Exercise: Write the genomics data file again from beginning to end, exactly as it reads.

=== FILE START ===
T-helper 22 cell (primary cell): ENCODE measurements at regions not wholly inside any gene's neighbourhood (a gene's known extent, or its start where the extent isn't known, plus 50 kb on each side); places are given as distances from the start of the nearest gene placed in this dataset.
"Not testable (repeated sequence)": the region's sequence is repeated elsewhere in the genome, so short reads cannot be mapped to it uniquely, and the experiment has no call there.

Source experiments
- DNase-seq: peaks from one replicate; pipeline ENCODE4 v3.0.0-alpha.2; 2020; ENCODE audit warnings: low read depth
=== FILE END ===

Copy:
T-helper 22 cell (primary cell): ENCODE measurements at regions not wholly inside any gene's neighbourhood (a gene's known extent, or its start where the extent isn't known, plus 50 kb on each side); places are given as distances from the start of the nearest gene placed in this dataset.
"Not testable (repeated sequence)": the region's sequence is repeated elsewhere in the genome, so short reads cannot be mapped to it uniquely, and the experiment has no call there.

Source experiments
- DNase-seq: peaks from one replicate; pipeline ENCODE4 v3.0.0-alpha.2; 2020; ENCODE audit warnings: low read depth